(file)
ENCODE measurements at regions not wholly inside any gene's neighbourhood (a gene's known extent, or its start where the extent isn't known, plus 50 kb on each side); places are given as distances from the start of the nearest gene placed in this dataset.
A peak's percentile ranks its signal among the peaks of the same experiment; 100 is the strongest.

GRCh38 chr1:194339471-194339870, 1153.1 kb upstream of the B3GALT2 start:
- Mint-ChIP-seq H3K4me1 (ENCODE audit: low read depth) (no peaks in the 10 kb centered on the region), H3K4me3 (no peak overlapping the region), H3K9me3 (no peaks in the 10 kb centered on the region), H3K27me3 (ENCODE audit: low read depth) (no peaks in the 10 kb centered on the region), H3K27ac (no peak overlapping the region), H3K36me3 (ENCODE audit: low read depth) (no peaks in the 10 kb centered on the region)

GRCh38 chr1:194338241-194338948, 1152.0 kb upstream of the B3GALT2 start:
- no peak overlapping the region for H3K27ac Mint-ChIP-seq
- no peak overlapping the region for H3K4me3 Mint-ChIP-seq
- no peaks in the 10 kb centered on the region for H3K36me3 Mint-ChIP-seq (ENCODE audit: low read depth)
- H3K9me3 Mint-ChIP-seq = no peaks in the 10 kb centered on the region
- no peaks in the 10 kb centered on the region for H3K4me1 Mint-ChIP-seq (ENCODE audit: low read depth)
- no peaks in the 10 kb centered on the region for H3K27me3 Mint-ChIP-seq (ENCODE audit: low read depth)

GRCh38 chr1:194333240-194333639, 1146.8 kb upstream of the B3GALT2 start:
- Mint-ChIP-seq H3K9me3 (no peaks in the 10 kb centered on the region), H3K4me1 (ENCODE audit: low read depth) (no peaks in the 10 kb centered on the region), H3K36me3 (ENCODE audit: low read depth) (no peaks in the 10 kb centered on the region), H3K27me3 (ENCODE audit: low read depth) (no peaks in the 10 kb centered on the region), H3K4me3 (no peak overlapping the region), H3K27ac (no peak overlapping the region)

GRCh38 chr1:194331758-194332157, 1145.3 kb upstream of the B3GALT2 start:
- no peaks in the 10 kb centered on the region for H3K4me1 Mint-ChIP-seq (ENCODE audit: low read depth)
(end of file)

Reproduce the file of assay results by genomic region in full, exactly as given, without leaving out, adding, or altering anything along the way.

ENCODE measurements at regions not wholly inside any gene's neighbourhood (a gene's known extent, or its start where the extent isn't known, plus 50 kb on each side); places are given as distances from the start of the nearest gene placed in this dataset.
A peak's percentile ranks its signal among the peaks of the same experiment; 100 is the strongest.

GRCh38 chr1:194339471-194339870, 1153.1 kb upstream of the B3GALT2 start:
- Mint-ChIP-seq H3K4me1 (ENCODE audit: low read depth) (no peaks in the 10 kb centered on the region), H3K4me3 (no peak overlapping the region), H3K9me3 (no peaks in the 10 kb centered on the region), H3K27me3 (ENCODE audit: low read depth) (no peaks in the 10 kb centered on the region), H3K27ac (no peak overlapping the region), H3K36me3 (ENCODE audit: low read depth) (no peaks in the 10 kb centered on the region)

GRCh38 chr1:194338241-194338948, 1152.0 kb upstream of the B3GALT2 start:
- no peak overlapping the region for H3K27ac Mint-ChIP-seq
- no peak overlapping the region for H3K4me3 Mint-ChIP-seq
- no peaks in the 10 kb centered on the region for H3K36me3 Mint-ChIP-seq (ENCODE audit: low read depth)
- H3K9me3 Mint-ChIP-seq = no peaks in the 10 kb centered on the region
- no peaks in the 10 kb centered on the region for H3K4me1 Mint-ChIP-seq (ENCODE audit: low read depth)
- no peaks in the 10 kb centered on the region for H3K27me3 Mint-ChIP-seq (ENCODE audit: low read depth)

GRCh38 chr1:194333240-194333639, 1146.8 kb upstream of the B3GALT2 start:
- Mint-ChIP-seq H3K9me3 (no peaks in the 10 kb centered on the region), H3K4me1 (ENCODE audit: low read depth) (no peaks in the 10 kb centered on the region), H3K36me3 (ENCODE audit: low read depth) (no peaks in the 10 kb centered on the region), H3K27me3 (ENCODE audit: low read depth) (no peaks in the 10 kb centered on the region), H3K4me3 (no peak overlapping the region), H3K27ac (no peak overlapping the region)

GRCh38 chr1:194331758-194332157, 1145.3 kb upstream of the B3GALT2 start:
- no peaks in the 10 kb centered on the region for H3K4me1 Mint-ChIP-seq (ENCODE audit: low read depth)